Tony Hawk's Pro Skater 5
At E3, gamers got their first hands-on with the upcoming, old school-but-not-outdated Tony Hawk's Pro Skater 5, but what greeted them at Gamescom this week in Germany had an all new look to it. We talked briefly with one of the game's developers Robomodo (Disruptive Games is also on the project) about the 180 in the game's visual style.
When we first revealed the game earlier this year, some people didn't think the graphics were truly next gen. Robomodo CEO Josh Tsui, however, explains why the studio did it and that the change wasn't the result of any one moment, but rather "the next step in a design."
When did you make the decision to change the art style? Why was the decision made?
Josh Tsui: I wouldn't say there was a single decision, per se – this is the design we've been working toward internally for some time now. But as with everything else, it's an evolving process, and we've pushed the visual style forward in increments to balance it alongside other technical benchmarks and gameplay and multiplayer optimizations. So what you're seeing now is more the next step in a design rather than a totally new concept.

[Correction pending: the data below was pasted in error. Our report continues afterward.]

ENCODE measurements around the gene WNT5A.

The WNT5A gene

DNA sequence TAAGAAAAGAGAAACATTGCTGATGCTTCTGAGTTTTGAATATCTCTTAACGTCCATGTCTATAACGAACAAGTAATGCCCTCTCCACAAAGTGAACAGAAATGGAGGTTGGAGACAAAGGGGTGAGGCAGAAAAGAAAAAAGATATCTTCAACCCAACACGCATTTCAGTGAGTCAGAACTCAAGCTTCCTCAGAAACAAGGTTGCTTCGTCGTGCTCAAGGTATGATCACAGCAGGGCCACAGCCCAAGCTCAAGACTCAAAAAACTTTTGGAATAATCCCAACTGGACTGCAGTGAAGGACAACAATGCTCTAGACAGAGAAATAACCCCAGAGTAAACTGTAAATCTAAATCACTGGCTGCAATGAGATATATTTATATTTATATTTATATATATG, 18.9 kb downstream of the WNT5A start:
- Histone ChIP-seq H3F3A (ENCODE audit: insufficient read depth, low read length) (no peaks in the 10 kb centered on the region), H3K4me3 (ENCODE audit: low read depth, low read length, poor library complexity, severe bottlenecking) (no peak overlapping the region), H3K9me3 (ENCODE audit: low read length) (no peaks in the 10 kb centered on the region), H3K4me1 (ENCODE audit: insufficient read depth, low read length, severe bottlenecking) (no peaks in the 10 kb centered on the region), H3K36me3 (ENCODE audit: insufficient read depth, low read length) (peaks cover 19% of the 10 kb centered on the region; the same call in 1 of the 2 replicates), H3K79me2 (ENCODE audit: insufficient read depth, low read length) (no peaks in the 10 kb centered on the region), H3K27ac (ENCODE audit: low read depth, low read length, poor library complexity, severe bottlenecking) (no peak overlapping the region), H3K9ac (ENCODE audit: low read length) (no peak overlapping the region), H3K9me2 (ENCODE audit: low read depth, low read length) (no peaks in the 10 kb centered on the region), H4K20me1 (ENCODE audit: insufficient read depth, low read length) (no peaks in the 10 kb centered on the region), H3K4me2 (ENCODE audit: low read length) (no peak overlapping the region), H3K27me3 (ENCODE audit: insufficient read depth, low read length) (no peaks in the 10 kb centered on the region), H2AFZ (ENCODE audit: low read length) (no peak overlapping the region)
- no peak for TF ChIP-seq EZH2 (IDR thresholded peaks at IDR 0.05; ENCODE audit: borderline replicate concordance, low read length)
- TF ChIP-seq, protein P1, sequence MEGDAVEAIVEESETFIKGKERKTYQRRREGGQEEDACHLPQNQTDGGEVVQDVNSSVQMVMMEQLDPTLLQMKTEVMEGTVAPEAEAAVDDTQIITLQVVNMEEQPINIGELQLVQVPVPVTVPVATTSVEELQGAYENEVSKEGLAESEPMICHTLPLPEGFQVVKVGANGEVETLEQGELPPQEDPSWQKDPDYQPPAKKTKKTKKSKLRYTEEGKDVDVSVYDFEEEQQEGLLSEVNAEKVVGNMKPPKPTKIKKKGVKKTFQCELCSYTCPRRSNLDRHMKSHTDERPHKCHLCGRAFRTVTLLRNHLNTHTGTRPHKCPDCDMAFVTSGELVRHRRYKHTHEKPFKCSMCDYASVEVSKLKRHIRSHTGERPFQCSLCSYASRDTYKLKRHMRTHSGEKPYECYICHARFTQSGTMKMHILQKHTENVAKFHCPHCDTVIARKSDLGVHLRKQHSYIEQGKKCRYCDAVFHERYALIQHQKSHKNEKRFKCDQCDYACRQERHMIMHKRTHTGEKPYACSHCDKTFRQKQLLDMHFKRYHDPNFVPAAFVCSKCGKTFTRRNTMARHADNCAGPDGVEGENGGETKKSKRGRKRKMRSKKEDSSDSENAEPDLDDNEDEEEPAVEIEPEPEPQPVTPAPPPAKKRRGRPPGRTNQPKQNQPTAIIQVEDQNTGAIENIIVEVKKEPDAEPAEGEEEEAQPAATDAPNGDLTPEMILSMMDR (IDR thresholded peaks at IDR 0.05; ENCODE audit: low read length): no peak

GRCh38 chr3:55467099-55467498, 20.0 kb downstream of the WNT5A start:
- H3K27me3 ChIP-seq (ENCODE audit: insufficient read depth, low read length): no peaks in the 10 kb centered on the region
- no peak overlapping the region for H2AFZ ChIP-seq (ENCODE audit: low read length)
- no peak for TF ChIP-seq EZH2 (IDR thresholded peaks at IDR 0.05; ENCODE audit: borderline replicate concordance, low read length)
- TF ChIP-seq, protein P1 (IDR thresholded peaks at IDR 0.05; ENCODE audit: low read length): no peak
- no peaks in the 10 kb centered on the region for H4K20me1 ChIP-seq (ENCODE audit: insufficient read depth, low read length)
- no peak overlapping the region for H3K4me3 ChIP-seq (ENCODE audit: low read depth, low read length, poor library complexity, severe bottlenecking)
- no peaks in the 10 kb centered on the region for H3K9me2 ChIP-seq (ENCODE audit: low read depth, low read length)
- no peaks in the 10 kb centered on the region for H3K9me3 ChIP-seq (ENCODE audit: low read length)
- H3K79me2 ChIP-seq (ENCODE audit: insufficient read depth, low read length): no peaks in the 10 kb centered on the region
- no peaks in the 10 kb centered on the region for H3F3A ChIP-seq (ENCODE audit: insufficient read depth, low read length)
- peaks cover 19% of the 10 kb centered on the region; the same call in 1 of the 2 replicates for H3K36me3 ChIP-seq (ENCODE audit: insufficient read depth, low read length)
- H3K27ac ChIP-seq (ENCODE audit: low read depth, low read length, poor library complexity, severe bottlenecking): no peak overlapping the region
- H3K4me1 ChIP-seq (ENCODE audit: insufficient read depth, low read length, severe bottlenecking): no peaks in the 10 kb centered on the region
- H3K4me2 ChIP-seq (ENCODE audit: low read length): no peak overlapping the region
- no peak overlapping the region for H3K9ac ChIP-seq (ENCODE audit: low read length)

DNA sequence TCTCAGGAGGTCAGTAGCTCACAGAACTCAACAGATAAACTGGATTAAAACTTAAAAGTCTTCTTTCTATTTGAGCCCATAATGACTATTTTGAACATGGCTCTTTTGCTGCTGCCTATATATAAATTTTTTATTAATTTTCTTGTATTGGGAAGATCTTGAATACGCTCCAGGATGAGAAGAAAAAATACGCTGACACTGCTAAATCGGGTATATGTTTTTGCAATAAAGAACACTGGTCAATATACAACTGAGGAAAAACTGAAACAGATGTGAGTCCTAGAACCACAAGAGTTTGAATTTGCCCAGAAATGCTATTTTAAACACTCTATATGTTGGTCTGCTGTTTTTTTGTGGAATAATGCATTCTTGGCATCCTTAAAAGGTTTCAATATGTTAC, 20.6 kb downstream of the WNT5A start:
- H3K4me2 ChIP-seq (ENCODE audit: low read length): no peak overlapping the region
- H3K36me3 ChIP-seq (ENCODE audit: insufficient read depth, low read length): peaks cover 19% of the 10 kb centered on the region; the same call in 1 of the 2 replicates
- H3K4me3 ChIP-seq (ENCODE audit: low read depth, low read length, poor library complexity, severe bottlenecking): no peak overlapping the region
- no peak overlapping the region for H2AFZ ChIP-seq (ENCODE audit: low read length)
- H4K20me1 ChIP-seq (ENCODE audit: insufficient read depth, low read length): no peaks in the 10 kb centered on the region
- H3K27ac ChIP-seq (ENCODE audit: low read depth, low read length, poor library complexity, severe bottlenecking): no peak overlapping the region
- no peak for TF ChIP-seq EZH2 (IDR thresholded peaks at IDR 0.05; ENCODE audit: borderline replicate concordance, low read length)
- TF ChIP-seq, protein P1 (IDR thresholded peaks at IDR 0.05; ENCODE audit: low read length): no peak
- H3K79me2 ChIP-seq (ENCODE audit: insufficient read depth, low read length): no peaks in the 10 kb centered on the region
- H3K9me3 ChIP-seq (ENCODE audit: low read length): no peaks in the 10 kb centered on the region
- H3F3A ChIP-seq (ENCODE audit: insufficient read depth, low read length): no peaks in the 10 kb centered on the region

Why was this particular look chosen?
Our priority from the start has been to make sure Tony Hawk's Pro Skater 5 feels good to play. That means hitting 60 fps at 1080p, even when you're shredding with 20 people in the same session online. Once we knew we could maintain framerate with the new look – and that took a while – we fully implemented it. For us, it's fun and over the top in the way the original games were. We really want to drive home that playful energy of sharing a skatepark with a crowd of friends, and the current look of the game gets us there while balancing all the action you can pull off together at the same time.
What was the technical process to change the game's look?
A lot's gone into it, but we've definitely played with the lighting and pumped up the game's colors to add more detail to the experience. The game moves pretty fast, so we wanted to make sure effects like motion blur, depth of field, and outlining were at a place to help players focus on the most important elements onscreen at any given time.
Did the new look require any tweaking of collision or any of the gameplay?
Not really. If anything, it's the other way around, where our goal of keeping gameplay fun and fluid overall is what's driving the look and style of the experience.
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